Having sailed through the Mediterranean Sea, island hopping to historic and picturesque landmarks, we stopped short of the Pillars of Hercules. The narrow strait of Gibraltar is the Mediterranean’s bottleneck and the busiest ocean waterway in the world. In ancient times it was a barrier for sailors, only opened by Portuguese
explorations in the 15th century.
For me it was a chance to tackle the many jobs that needed doing aboard Wathara. High on the list was installing a satellite navigator. I had learned my lesson with the grounding in South Yemen and wanted never again to blunder around without being able to get a fix. In Wathara’s main cabin there was a photo taken in 1896 of Joshua Slocum in his yacht Spray. He was the first person to sail around the world alone in a small yacht and a kind of hero of mine, but now it was time to abandon the heroic stance.
There is a class of cruising yachtsman calling themselves purists who would be aghast at the thought of fitting electronic gadgets to a yacht. They sail gaff-rigged wooden boats preferably without engines and preferably designed by Colin Archer, a Norwegian who designed distinctive craft in the early 20th century. There is a place for such people and such boats just as there is a place for antique cars but for some reason the owners of the nautical variety consider themselves superior to the lesser mortal whose boat is fitted with an engine, electric light and an actual toilet, or head, rather than a bucket. The purist, pounding his chest, climbs on deck in all weathers to perform his ablutions hoping he doesn’t knock over the bucket. The purist drifts for hours or days waiting for wind long after his inferiors have motored into port. The purist is an expert tier of useless knots, plays sea shanties on a mouth organ and smokes a pipe. One well known purist claimed to store ship by tipping alternate layers of porridge and smoked fish into an old oil drum lashed to the mast, staggering on deck at meal times to scoop up a ladle full of the disgusting mess. There is a further class who are not so much purists as maniacs; the ones who cross the Atlantic in bathtubs or round Cape Horn on a windsurfer. The British are prominent in this class, perhaps as part of their eccentric national character.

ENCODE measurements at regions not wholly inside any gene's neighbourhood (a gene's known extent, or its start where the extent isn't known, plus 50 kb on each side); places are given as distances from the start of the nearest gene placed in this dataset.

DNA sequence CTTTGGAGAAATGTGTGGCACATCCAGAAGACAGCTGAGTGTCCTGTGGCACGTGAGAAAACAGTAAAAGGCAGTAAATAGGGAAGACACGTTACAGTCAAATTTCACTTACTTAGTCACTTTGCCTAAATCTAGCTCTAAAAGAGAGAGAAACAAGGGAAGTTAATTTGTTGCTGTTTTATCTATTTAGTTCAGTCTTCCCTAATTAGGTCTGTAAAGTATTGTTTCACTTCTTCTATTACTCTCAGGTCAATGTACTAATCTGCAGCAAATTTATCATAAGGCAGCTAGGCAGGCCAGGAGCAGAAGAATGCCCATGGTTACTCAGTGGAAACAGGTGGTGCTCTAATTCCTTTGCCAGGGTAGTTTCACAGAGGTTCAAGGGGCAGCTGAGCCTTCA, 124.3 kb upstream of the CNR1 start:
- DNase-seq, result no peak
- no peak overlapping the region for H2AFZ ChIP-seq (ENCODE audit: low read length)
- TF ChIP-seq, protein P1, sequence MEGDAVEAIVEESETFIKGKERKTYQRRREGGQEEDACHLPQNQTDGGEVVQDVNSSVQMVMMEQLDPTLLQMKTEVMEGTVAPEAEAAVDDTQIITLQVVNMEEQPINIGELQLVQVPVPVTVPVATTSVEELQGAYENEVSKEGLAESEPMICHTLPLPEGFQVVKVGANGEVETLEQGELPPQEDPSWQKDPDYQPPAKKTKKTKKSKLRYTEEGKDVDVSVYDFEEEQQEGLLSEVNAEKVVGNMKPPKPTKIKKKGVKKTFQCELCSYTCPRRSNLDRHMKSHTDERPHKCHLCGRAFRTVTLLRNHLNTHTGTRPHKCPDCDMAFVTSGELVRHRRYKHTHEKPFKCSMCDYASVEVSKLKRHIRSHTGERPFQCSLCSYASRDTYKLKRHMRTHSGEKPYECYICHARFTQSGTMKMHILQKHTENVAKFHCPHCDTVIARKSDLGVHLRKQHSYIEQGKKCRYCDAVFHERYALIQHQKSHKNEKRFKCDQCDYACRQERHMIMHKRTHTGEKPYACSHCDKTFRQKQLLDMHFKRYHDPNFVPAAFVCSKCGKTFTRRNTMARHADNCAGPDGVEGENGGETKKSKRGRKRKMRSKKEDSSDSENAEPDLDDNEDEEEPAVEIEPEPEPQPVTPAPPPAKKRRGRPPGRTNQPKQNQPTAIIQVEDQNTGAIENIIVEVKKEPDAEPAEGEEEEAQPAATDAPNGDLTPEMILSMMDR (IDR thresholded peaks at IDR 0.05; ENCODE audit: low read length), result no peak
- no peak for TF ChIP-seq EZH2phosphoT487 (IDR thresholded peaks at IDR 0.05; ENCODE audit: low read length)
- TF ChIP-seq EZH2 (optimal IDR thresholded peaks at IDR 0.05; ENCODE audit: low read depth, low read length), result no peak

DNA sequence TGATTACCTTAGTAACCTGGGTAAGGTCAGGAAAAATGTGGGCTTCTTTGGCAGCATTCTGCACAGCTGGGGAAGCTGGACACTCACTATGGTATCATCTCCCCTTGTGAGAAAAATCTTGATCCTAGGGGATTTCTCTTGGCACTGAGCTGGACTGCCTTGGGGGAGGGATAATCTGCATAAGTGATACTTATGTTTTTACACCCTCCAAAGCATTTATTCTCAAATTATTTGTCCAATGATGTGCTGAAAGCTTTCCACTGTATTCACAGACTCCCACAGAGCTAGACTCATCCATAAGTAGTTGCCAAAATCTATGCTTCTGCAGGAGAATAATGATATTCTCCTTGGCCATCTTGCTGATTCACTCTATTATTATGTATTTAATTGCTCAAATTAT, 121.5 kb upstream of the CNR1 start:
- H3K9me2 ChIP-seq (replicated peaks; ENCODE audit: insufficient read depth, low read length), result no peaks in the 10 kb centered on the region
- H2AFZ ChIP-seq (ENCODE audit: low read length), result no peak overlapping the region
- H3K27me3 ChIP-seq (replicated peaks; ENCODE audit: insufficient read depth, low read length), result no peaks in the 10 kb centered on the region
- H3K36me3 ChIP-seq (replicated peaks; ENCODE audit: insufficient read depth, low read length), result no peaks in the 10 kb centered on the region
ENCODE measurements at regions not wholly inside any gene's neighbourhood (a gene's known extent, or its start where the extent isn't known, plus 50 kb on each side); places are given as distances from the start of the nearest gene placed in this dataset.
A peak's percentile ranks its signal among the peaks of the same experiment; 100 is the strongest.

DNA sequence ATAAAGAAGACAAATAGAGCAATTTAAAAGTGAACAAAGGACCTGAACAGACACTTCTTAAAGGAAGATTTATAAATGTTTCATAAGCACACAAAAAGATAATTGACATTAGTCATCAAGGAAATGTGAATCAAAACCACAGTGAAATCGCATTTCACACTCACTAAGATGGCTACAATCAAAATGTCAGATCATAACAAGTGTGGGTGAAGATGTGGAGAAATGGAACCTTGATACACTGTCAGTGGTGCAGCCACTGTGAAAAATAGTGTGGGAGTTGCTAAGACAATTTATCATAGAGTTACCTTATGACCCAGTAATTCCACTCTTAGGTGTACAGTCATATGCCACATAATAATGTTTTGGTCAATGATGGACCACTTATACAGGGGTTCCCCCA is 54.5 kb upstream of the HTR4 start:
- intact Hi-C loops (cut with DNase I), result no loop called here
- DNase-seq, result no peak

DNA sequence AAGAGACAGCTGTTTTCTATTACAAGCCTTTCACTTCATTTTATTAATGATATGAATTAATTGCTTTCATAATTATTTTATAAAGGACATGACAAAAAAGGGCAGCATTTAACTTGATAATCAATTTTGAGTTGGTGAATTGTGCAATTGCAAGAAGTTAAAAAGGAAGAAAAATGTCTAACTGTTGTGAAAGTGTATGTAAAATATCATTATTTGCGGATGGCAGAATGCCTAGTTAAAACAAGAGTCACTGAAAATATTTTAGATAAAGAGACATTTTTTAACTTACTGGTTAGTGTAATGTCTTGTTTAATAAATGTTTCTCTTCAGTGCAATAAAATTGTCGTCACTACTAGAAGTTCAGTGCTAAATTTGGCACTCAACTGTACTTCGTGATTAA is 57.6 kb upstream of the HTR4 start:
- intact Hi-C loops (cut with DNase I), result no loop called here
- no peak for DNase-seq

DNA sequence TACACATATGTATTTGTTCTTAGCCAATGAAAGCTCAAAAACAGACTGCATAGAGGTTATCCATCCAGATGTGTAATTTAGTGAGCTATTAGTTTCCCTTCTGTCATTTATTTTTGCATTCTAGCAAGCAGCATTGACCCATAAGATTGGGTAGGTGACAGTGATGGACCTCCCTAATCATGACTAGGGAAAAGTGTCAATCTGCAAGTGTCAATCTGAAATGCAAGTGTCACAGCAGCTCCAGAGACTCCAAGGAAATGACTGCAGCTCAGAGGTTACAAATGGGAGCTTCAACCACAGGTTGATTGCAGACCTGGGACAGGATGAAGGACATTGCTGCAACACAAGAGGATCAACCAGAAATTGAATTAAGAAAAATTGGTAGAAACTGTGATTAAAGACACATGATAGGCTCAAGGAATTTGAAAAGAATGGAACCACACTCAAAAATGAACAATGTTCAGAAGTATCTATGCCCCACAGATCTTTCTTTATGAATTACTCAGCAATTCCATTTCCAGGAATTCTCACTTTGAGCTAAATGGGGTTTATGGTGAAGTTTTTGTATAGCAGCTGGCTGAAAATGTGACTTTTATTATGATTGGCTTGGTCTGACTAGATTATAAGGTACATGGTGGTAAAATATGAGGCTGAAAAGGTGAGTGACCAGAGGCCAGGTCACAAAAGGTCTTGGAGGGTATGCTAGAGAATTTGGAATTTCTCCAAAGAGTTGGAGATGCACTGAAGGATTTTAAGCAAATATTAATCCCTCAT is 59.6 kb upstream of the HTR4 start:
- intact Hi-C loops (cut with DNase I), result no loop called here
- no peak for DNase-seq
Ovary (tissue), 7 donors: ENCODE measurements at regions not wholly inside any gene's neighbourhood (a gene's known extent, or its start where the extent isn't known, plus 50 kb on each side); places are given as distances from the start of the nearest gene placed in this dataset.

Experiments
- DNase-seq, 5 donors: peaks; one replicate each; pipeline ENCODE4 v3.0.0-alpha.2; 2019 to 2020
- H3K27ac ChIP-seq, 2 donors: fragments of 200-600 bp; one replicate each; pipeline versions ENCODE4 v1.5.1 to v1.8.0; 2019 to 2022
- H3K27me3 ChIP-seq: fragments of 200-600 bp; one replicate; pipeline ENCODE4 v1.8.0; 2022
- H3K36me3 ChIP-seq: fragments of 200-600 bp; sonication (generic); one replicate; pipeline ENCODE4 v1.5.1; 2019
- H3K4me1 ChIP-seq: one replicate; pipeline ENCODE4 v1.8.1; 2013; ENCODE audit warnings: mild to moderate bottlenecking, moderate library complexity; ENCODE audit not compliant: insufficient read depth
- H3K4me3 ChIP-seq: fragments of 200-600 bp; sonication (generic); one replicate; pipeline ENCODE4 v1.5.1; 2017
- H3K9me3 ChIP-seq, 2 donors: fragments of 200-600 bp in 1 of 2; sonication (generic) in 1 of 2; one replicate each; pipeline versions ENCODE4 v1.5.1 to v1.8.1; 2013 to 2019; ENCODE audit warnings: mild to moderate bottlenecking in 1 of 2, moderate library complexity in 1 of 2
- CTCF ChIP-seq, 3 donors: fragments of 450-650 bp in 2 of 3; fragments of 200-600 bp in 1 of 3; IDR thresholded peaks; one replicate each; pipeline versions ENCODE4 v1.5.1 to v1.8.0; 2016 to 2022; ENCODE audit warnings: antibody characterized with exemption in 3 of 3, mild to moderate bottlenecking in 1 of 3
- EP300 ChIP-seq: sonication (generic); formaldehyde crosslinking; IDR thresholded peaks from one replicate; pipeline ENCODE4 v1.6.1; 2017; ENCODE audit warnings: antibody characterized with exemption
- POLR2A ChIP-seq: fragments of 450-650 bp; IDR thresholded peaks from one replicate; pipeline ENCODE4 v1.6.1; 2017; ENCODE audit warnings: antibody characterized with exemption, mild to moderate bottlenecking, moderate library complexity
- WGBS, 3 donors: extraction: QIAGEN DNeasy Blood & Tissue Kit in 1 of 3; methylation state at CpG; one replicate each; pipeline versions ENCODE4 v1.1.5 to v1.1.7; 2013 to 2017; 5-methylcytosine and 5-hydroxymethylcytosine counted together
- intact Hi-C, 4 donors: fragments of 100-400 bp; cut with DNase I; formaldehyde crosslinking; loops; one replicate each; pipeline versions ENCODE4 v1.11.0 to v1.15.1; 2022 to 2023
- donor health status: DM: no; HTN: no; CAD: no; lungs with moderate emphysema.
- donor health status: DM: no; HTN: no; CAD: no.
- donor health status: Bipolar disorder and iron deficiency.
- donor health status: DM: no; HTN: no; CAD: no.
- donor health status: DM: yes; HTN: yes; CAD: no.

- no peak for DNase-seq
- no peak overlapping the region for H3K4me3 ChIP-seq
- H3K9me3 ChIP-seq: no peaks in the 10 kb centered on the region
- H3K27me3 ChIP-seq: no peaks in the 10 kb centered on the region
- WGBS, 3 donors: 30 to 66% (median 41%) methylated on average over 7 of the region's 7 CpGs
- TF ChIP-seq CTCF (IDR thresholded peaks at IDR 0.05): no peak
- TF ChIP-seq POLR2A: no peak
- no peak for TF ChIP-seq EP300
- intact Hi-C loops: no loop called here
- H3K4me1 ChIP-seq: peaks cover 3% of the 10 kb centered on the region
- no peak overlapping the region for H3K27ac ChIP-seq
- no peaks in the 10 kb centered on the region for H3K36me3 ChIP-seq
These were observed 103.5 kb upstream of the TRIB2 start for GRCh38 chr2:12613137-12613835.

No, that’s not me. I felt only a slight twinge of guilt installing the satellite equipment. Gibraltar seemed an appropriate place to do it. I did murmur an apology to Ferdinand Magellan.